Here are a few arguments supporting current rates.

  • Use More, Pay More – One argument in favor of current rates is that high consuming customers should pay more than lower using customers.
  • Equity – The lowest consuming customers, who presumably are in lower income categories, should not bear the full effect of cost increases.
  • Price Signals – Supporters of this structure also argue that higher upper-tier rates encourage conservation, efficiency, and distributed generation, such as solar photovoltaics.

And here are a few arguments critical of current rates.

  • Fairness – Critics of the current structure argue that because AB 1x caps Tiers 1 and 2, the higher Tiers are subsidizing the lower Tiers.  In effect, the upper tiers are paying a price for electricity that is higher than the cost to deliver that energy and the lower tier customers are paying a price lower than the cost to deliver energy.
  • Equity – Another argument against current rates is that some lower tier customers are upper-income customers and some higher-tier customers are low-income.  Geography may contribute to this phenomenon:  coastal communities may have lower consumption given the cooler climate.
  • Cost Causation - A central principle of ratemaking is cost causation; that is, charging a rate based the cost incurred to serve a customer or class of customers.  If increased costs to serve tier 1 and 2 cannot be appropriately allocated to those customers, cost causation is not possible.

Even though the arguments presented here are related, it is important to parse them a bit for clarity.  For example, the argument that higher marginal rates encourage efficiency and photovoltaics should be seen as support for inclining-block rates. It is worth having a discussion of whether inclining block rates lead to certain policy outcomes (look for a future blog post on what the literature says about whether inclining block rates encourage efficiency and conservation), but the discussion should not be clouded by the fact that tiers 1 and 2 are capped (a result of AB 1x).  If we agree that inclining block rates are appropriate, a discussion of the rate increases between tiers should follow.  Similarly, the issue of the cap on tiers 1 and 2 may be best discussed separately.  What are the consequences of the cap on equity, cross subsidization, fairness?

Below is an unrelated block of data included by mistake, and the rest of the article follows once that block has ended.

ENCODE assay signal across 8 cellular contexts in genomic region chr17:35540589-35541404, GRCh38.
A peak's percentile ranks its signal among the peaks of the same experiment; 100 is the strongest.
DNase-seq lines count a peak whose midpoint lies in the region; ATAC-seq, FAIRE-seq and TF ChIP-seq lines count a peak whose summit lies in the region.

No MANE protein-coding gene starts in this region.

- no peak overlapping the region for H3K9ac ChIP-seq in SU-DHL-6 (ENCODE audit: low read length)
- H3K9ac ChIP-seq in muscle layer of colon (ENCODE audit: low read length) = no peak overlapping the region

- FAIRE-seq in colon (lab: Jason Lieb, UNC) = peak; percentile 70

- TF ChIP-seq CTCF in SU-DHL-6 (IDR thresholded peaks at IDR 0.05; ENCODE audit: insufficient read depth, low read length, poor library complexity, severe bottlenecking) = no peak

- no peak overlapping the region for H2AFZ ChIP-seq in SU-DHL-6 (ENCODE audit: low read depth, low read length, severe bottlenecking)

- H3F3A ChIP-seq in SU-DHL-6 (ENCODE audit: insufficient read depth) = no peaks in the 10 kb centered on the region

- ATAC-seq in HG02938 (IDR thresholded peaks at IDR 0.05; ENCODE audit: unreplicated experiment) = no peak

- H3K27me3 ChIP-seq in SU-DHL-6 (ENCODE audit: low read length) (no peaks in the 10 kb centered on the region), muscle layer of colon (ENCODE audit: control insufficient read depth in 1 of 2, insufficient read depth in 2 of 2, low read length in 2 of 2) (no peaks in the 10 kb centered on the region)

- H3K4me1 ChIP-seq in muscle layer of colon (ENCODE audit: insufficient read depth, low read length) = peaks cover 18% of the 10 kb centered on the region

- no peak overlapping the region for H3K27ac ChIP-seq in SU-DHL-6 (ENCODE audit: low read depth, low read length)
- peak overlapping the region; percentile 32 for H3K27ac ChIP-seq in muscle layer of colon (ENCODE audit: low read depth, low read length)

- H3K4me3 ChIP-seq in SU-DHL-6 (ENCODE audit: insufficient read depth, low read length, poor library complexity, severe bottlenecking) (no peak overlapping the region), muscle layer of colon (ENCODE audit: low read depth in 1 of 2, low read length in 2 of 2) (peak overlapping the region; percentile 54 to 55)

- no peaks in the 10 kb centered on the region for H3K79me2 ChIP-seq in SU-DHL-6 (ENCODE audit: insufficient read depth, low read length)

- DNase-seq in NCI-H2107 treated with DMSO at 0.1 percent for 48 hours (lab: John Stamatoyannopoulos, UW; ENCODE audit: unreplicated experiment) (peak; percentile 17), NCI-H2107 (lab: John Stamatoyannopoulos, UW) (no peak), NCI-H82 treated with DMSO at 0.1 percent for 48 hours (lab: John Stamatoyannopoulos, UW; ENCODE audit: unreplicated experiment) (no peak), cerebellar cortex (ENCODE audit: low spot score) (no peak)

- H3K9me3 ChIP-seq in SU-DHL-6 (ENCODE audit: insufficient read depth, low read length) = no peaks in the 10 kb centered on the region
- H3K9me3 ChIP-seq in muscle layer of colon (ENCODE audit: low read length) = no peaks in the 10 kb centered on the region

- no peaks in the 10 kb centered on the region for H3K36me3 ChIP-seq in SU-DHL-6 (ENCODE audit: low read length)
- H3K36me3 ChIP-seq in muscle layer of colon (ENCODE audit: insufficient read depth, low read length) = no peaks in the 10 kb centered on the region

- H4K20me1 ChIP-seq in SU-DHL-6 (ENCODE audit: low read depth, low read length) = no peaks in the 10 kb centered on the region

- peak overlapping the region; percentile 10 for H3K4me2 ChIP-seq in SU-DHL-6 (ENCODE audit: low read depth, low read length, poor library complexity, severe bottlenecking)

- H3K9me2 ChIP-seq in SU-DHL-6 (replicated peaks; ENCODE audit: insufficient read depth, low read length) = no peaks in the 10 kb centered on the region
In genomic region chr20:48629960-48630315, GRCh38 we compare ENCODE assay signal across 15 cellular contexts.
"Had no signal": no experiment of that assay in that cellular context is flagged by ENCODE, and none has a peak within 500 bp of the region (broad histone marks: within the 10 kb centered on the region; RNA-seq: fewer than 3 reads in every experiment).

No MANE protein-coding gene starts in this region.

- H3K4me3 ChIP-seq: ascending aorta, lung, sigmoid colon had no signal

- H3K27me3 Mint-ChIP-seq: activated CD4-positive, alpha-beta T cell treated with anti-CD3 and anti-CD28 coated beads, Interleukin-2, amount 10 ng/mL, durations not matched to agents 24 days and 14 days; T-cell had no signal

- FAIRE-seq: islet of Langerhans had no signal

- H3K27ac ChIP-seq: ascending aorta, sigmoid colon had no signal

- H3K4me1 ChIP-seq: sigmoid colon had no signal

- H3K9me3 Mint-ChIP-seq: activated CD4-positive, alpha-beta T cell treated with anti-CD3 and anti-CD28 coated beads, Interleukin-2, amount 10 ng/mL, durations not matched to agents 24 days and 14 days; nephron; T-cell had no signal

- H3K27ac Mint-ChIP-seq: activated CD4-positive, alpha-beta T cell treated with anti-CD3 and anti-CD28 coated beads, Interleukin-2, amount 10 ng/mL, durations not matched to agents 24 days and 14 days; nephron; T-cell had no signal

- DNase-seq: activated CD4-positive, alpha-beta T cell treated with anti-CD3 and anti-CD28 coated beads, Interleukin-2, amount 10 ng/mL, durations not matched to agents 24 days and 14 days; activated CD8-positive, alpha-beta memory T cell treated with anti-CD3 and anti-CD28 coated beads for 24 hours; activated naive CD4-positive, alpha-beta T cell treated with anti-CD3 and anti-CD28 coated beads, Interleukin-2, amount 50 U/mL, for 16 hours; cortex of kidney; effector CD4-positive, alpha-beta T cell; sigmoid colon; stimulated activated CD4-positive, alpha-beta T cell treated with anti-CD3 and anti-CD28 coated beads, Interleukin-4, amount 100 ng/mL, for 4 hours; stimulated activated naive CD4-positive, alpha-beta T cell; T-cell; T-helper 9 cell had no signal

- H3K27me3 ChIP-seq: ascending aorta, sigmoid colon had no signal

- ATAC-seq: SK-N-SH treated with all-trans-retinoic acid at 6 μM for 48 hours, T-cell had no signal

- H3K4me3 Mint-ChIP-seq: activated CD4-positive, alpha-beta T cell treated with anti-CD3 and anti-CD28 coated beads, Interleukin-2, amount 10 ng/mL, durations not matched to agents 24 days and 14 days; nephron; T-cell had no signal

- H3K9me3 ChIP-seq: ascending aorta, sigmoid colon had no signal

On balance, the discussion may come down to whether the benefits of price signals that encourage behaviors and outcomes that support California energy and climate policy outweigh the fairness of upper tiers subsidizing lower tiers. 

Enter AB 327

One important lesson in this saga of residential rates is that it is risky for any legislative body set utility rates by statute.  It is understandable that legislators sought to mitigate an otherwise disastrous situation during the Energy Crisis of 2000-2001; however, it can be difficult to change the law, especially when, as pointed out in Part 2, may result in a rate increase for a significant portion of voters.